In the first five chapters of the Argumentum apologiae, Las Casas identifies and describes four kinds of barbarian (28): 1) people who commit barbaric acts of cruelty and/or violence; 2) people who have no written language (30); 3) people who have no state or politically organized community (32); and 4) those who do not acknowledge Christ (49). What Las Casas maintains about these four categories is that none of them represent immutable qualities in a given person or society, and in many cases the definition is relative to the observer, creating as Las Casas says, not barbarians literally, but by circumstance because the Greeks called the Romans barbarians, and, in turn, the Romans called the Greeks and other nations of the world barbarians (31). On the language question he does not immediately examine the issue of writing, but quotes St. Paul on speech: 'If I am ignorant of what the sound means, I am a barbarian to the man who is speaking, and he is a barbarian to me' (31). Based on his direct observation of Amerindian societies, Las Casas finds that the first and third of these barbarian typologies do not apply to them at all, and the second and fourth are as remediable in Amerindians as in any other people. With regard to social structure (the third category), Las Casas is particularly unequivocal:

[L]ong before [the Indians] had heard the word Spaniard they had properly organized states, wisely ordered by excellent laws, religion and custom. They
[. . .] lived in populous cities, in which they wisely administered the affairs of both peace and war justly and equitably, truly governed by laws that at very many points surpass ours, and could have won the admiration of the sages of Athens. (43)

In the course of Las Casas' argument, as we can glimpse in these examples, a deep-seated cultural relativism begins to emerge from within his theological framework. Pagden tells us that Las Casas saw two of Sepúlveda's three basic propositions (Indians as culturally inferior and as guilty of 'unnatural' crimes) as anathema because they presupposed an anthropology in which cultural forms were accepted as being indicative of innate dispositions (TFNM 119). Pagden goes on to link the Argumentum apologiae to Las Casas' subsequent Apologética historia sumaria, which Pagden maintains is what Las Casas means by the second part of this Defense referred to at various points in the Argumentum apologiae (TFNM 120; see for example IDI 43). The Apologética historia, according to Pagden, is a truly 'original' work that is an attempt to demonstrate, on the basis of a huge body of empirical and historical data, that the pre-conquest Indian communities filled all of Aristotle's requirements for a true civil society, and secondly to explain in a way which made no appeal to Aristotelian bipartite psychology why Amerindian culture differed sometimes radically from European norms. It is also part of an explicitly polemical programme. This may seem a somewhat obvious statement in view of the adversarial context in which the information was being produced, but what Pagden is suggesting is that the urgency of the polemical question for Las Casas drives him to produce a systematic ethnology in order to prove [. . .] that beneath the glaring cultural differences between the races of men there existed the same set of social and moral imperatives (121, emphasis in original). George Sanderlin describes the Apologética historia as a comparison, using criteria from Aristotle's Politics, of the culture of 'these Indian peoples' of the New World to that of famous nations of the Old (Bartolomé de las Casas, a Selection of His Works 110). The bulk of the work is a detailed depiction of the religious and political life of the Indians, where, according to Sanderlin, Las Casas found the best evidence for their rationality (111). Pagden refers to it as the first piece of comparative ethnology [. . .] to be written in a European language (TFNM 122). Weighing in at 1,350 pages, it is perhaps the most extended piece of polemical ethnography in existence. The physical environment of the Indies is described not just as a catalogue of commodities as is often the case in colonial chronicles, but primarily for its perceived effect on the temperament and physique of its inhabitants. A version of the thesis on barbarism from the Argumentum apologiae is the subject of the concluding chapters.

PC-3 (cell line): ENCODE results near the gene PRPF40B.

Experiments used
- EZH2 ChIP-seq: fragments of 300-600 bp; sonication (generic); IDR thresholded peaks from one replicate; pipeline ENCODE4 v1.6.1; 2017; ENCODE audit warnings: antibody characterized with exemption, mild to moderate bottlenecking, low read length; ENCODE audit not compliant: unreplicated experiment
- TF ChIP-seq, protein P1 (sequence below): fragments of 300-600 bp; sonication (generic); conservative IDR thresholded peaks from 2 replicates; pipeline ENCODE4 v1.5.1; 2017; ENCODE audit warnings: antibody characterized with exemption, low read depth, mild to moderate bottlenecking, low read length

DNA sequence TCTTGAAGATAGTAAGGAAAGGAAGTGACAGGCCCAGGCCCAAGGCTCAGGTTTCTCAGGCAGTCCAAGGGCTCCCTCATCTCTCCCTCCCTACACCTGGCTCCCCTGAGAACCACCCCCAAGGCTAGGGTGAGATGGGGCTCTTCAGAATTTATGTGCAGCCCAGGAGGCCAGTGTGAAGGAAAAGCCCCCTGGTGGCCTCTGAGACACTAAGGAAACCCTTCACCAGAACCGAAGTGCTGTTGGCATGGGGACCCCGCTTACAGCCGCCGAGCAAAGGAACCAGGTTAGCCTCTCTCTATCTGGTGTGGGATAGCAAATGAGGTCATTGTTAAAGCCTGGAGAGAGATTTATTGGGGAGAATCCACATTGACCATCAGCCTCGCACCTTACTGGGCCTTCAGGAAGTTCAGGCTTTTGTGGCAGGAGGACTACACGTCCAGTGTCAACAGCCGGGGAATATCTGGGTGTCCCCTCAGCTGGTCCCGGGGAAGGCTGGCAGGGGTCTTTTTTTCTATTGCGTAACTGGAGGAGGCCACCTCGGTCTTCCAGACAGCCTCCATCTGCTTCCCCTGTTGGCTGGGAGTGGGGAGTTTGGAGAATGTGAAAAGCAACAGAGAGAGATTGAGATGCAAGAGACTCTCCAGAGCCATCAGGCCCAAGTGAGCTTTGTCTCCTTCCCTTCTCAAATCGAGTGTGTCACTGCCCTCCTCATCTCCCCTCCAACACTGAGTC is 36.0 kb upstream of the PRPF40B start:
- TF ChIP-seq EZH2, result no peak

Returning to the Argumentum, where ethnographic description is scarcer but still clearly essential to the polemic, we find that Las Casas' next task is to limit or eliminate the sweeping jurisdiction Sepúlveda awards to the church and the Spanish crown in the name of spreading the Christian faith. This is by far the bulk of the text, and in the course of it, Las Casas must deal with one of the most hyperventilated concepts to haunt the imagination of Europeans since Herodotus, the idea of cannibalism.